Thursday, July 30, 2009

Colerain Historic Cemetery

  • Located on the North side of Springdale Road, just east of Pippin Road
  • Formally known as “Colerain Township Historical Cemetery West Branch Millcreek”
  • Possibly owned/operated by Christ Lutheran Church, a member of The Lutheran Church Missouri Synod, at 3301 Compton Road near Colerain Avenue
  • Most of the periods on the stones give the date of death as anywhere from the early 1800’s up through the very early 1900’s
    o This could suggest that the cemetery is no longer in use
  • The site is very expansive despite only roughly a third of its total area utilized for gravesites
    o The remainder is mowed grasses
    o The South side of the sight faces against Springdale Road
    o The North side borders a subdivision
    o The East and West boundaries are neighboring homes
    o Aside from the South face, the other three margins are heavily wooded
    o Rough measurements: 200 feet by 750 feet
    o Terrain is sloping steadily downward from Northwest to Southeast
  • Common theme on the headstones is to list years/months/days aged versus strictly D.O.D.
  • Some last names are familiar areas/streets in or around Colerain Township
    o Phebe Miles--Daughter of John and Margarett Miles--as in Miles Road off of Adams Road and Hamilton Avenue (appears whole family is buried here)
    o Elizabeth Hughes--Wife of Harbour Hughes--as in Hughes Road off of Struble Road and Bank Road
    o William Compton--Son of John and Hannah Compton--as in Compton Road stretching from Colerain Avenue to Winton Road
    o Harriet C. Stout--Wife of Andrew Stout--as in Stout Road off of Pippin Road and Pottinger Road (North boundary of Northwest High School)
    o The consort of Joseph Struble (Ann Elizabeth) is buried here--Struble as in Struble Road panning from Colerain Avenue to Burlington Road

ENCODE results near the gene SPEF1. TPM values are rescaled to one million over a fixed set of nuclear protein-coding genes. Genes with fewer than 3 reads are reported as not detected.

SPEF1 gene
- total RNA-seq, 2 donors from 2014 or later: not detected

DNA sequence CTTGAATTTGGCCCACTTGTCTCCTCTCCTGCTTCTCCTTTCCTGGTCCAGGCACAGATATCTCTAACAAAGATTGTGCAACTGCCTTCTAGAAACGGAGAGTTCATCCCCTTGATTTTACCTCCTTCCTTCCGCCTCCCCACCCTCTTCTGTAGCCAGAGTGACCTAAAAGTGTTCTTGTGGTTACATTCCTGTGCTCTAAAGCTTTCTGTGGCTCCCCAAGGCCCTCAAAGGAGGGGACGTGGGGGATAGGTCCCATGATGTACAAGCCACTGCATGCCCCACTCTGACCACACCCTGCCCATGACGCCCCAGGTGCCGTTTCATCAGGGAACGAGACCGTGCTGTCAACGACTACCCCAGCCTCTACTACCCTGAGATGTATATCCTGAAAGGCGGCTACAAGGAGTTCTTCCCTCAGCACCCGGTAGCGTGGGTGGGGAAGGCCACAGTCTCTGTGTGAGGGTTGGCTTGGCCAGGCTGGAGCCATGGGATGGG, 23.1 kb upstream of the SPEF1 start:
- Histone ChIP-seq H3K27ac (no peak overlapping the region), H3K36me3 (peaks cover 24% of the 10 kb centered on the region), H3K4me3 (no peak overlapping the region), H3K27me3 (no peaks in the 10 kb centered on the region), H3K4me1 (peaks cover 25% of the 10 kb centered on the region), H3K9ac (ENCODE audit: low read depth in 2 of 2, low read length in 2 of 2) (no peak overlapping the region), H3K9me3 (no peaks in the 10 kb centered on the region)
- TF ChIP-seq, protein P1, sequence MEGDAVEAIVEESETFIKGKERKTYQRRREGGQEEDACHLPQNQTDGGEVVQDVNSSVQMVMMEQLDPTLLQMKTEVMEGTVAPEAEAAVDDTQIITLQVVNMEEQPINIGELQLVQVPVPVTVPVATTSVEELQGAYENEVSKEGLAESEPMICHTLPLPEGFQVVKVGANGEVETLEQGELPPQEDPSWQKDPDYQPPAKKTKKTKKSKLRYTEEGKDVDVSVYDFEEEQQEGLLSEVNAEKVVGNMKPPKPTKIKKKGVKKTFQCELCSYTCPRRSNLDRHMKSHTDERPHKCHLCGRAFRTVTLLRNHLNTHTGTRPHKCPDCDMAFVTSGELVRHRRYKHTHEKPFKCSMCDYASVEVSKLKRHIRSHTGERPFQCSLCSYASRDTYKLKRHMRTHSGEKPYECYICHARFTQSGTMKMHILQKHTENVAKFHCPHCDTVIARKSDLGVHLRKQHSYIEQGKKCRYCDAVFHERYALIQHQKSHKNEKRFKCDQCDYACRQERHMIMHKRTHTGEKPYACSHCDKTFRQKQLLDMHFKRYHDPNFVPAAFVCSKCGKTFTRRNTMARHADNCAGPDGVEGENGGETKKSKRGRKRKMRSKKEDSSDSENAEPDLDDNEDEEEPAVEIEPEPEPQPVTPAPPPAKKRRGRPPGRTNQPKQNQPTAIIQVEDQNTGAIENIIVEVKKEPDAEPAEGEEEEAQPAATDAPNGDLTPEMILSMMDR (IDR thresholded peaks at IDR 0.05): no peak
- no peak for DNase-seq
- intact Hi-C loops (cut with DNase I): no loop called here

• Gravestones overall are in bad shape
    o Quite a few have fallen over
    o Some are completely unreadable
    o A dozen or so stones have broken in half
    o This, too, could suggest the cemetery is no longer in use
  • General facing direction of the headstones is West
    o This east/west orientation is the most common orientation in other parts of the country and world as well. The earliest settlers had their feet pointing toward the east and the head of the coffin toward the west, ready to rise up and face the "new day" (the sun) when "the trumpet shall sound and the dead shall be raised" or when Christ would appear and they would be reborn. If the body was positioned between the headstone and the footstone, with the inscriptions facing outward, the footstone might actually be facing east and the decorated face of the headstone facing west. If the headstone inscription faces east, the body would most commonly be buried to the east of it
  • An interesting fact: The north side of the cemetery was considered less desirable and is often the last part of the burying ground to be used, or one may find the north side set aside for slaves, servants, suicides, "unknowns," etcetera

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